Little Black Dress Books, £5.99, ISBN 978-0-7553-5440-5
Contemporary Fiction, 2009
Trick or Treat is the story of our heroine, Lucy Diamond, who one day starts hearing voices of dead people in her head. Before long, she’s the one-stop psychic hotline for ghosts wanting to tie up loose ends before they move on. Meanwhile, she’s approached by this hot guy, Simon, and it looks like her love life is looking up for once. Of course, since this a chick-lit story, we all know better than to expect a hero without some hidden motives, right?
This book is pretty unreadable in so many ways. It’s unfortunate how this book is written from an omnipresent point of view, with the authors often including observations about things in a certain character’s point of view that this character should not be aware of. Ms Morris often breaks down the fourth wall to address me, the reader, as well. While this technique may work in another genre, here this technique comes off as laughably pretentious and out of place. She also tends to halt the momentum of the story at various points to indulge in bizarre discourses about, say, drapings or mating habits of human beings and what not. Unfortunately, these moments are far from witty or even entertaining.The author comes off instead like a rambling stand-up comedian who is trying way too hard.
The story is so clichéd that it’s almost excruciating to read. Lucy is a typical chick-lit heroine with plenty of overly familiar baggage, she has a predictable more outgoing best friend, she also has this gay best friend that is so obnoxiously over the top in a Queer Eye Gone Wild manner, Lucy’s mother is a hippie… Trick or Treat has everything but the kitchen sink stuffed inside its pages. Throughout everything, Ms Morris is trying so hard to be funny, but she always falls at least ten miles short from the punchline. Nigel, the gay guy, is especially obnoxious in this story because he is just loud and in your face without exhibiting any of the wit the author claims that he has in abundance. It just proves that making a character gay and making him behave like a mincing nelly will not automatically make the character uproariously funny.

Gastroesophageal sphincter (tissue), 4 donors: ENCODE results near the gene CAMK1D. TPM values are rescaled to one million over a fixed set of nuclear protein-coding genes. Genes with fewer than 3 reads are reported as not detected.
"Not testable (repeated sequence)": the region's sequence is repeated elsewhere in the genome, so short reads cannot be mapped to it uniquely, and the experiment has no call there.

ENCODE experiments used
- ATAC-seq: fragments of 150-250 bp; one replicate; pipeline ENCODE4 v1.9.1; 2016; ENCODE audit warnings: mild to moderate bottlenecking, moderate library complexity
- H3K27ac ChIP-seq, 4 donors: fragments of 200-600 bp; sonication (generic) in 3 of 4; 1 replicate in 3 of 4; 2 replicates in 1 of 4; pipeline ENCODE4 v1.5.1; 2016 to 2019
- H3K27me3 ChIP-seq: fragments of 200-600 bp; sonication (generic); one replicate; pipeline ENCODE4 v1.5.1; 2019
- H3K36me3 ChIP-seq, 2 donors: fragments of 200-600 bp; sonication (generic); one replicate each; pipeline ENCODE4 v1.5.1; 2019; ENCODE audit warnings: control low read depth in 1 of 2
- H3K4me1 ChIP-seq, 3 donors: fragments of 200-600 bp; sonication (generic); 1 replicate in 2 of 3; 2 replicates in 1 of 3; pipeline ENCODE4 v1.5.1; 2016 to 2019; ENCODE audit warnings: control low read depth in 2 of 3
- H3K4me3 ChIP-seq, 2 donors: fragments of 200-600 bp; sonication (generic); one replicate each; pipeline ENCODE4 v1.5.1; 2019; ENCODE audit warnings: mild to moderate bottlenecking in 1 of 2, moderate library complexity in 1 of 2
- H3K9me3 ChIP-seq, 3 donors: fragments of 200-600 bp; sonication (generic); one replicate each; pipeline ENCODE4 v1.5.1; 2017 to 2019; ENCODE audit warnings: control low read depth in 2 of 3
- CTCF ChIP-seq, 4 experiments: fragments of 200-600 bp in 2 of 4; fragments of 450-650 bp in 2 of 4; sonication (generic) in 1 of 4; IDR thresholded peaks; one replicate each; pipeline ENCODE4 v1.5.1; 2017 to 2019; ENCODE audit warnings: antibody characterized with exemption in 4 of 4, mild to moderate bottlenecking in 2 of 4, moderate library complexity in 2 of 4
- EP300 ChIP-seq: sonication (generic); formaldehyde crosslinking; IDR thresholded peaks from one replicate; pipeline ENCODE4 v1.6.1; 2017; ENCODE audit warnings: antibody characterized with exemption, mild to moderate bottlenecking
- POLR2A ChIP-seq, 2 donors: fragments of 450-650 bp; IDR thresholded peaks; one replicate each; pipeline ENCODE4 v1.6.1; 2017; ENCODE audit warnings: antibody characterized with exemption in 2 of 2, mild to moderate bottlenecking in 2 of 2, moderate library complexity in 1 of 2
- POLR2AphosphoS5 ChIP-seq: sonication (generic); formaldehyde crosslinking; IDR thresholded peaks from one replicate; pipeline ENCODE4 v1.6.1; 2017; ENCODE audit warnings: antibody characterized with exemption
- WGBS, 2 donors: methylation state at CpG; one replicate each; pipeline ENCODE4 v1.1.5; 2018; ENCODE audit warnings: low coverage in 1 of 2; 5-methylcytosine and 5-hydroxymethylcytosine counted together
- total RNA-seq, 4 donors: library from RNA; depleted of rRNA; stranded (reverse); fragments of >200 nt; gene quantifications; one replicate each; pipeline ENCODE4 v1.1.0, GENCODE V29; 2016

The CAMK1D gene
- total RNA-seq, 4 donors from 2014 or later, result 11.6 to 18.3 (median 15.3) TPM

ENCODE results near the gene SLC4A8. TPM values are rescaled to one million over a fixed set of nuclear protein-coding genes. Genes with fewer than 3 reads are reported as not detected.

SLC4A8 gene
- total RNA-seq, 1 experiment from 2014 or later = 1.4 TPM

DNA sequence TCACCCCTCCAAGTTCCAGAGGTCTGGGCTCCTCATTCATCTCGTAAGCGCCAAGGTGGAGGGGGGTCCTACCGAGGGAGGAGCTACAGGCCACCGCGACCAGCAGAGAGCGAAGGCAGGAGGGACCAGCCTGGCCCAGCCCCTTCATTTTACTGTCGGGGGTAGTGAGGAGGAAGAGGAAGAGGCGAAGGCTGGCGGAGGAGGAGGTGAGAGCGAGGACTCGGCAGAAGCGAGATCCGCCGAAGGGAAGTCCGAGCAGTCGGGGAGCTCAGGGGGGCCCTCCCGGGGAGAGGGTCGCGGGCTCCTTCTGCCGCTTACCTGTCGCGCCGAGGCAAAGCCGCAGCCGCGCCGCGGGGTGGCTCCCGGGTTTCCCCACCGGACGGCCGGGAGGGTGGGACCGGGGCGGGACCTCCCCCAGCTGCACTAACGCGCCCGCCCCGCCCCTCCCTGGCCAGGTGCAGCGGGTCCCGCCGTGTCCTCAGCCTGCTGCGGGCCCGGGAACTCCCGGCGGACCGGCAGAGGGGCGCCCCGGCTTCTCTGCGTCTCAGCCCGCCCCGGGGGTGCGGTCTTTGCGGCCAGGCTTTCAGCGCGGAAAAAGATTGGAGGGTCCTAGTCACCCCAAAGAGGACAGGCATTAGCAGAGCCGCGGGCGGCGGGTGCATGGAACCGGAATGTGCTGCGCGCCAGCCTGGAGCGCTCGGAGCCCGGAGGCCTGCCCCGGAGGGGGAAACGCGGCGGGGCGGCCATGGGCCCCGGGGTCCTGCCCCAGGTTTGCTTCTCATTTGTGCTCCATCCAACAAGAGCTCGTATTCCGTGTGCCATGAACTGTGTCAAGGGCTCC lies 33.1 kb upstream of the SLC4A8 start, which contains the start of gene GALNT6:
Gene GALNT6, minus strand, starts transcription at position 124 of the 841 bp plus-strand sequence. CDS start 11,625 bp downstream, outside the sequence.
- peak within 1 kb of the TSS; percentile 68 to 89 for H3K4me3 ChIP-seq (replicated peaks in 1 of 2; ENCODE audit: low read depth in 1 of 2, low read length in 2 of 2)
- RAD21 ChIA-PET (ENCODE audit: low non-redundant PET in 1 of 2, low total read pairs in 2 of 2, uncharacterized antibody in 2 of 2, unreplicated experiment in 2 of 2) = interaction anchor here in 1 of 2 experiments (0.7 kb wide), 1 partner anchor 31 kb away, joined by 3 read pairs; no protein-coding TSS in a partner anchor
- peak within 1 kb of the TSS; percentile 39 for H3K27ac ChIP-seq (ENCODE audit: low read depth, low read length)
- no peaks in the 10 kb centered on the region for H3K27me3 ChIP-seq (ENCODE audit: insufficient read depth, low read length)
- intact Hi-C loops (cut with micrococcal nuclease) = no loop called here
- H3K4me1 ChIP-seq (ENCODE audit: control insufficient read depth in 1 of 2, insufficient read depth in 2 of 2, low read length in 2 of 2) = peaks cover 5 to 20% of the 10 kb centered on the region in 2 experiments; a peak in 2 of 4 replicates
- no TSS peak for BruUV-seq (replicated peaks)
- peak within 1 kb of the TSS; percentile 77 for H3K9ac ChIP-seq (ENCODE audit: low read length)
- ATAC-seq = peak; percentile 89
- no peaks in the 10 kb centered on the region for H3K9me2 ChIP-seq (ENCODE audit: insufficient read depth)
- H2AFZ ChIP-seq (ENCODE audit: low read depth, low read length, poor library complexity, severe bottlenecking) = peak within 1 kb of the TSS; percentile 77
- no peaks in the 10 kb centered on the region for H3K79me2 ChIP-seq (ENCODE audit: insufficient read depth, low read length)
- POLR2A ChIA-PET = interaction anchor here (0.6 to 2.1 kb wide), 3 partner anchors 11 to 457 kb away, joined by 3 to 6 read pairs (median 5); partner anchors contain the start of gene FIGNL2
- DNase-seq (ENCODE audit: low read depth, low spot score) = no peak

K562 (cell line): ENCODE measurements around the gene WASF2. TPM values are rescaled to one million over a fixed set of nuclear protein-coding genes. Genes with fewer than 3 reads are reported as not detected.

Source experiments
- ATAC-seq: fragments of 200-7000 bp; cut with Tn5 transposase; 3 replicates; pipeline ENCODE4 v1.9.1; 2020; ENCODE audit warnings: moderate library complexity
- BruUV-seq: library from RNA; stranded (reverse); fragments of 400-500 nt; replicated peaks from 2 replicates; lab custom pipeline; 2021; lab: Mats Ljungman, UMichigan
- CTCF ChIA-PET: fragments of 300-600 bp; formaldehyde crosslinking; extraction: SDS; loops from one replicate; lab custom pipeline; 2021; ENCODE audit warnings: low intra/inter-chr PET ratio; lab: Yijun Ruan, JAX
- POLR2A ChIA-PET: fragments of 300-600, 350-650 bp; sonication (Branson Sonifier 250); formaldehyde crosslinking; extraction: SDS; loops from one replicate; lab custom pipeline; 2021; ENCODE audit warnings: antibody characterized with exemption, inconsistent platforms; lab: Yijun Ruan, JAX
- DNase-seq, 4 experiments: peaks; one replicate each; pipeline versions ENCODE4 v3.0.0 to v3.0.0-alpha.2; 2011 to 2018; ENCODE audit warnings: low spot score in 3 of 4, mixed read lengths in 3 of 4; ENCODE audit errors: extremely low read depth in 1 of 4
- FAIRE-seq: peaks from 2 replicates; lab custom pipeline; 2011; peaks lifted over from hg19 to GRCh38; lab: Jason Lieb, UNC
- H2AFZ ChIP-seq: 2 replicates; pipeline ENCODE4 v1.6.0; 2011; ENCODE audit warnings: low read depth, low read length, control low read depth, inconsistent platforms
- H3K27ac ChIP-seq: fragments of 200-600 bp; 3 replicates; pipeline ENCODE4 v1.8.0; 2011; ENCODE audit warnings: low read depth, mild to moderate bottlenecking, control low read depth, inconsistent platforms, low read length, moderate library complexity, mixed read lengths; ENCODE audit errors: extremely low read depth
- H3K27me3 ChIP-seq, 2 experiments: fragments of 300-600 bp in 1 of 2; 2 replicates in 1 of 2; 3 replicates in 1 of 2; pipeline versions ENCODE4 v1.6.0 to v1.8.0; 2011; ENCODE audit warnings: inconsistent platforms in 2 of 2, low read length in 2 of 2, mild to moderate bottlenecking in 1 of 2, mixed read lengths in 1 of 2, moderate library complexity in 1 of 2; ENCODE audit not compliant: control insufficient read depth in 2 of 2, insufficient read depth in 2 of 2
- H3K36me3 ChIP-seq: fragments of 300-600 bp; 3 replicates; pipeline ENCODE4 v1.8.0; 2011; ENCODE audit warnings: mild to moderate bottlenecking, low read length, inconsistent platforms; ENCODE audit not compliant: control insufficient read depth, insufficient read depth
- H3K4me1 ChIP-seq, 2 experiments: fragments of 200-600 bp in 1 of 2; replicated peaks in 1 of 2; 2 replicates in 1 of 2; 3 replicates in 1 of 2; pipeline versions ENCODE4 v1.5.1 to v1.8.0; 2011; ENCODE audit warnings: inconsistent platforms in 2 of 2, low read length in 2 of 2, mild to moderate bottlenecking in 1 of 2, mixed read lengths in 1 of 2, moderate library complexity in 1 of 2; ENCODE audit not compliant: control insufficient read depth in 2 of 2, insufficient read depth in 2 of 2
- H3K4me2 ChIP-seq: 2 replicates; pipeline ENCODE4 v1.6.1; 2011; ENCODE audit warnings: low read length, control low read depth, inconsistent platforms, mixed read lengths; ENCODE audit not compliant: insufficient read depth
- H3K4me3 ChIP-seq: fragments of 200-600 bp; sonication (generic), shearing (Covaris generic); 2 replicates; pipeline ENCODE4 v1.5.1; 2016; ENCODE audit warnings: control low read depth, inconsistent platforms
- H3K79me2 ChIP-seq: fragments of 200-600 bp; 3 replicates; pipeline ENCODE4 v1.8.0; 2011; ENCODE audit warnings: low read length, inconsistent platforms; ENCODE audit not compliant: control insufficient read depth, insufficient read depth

One good thing about this story is how, in the end, after Lucy realizes that Simon had lied to her, she doesn’t make excuses for him. He ends up giving up a few things in his life to stay with her, heh, and I like this, given how in so many of such stories the heroines have to be the ones who give up more to keep their love.
While it has a pretty cover, after all things considered, Trick or Treat is just not good, I’m afraid.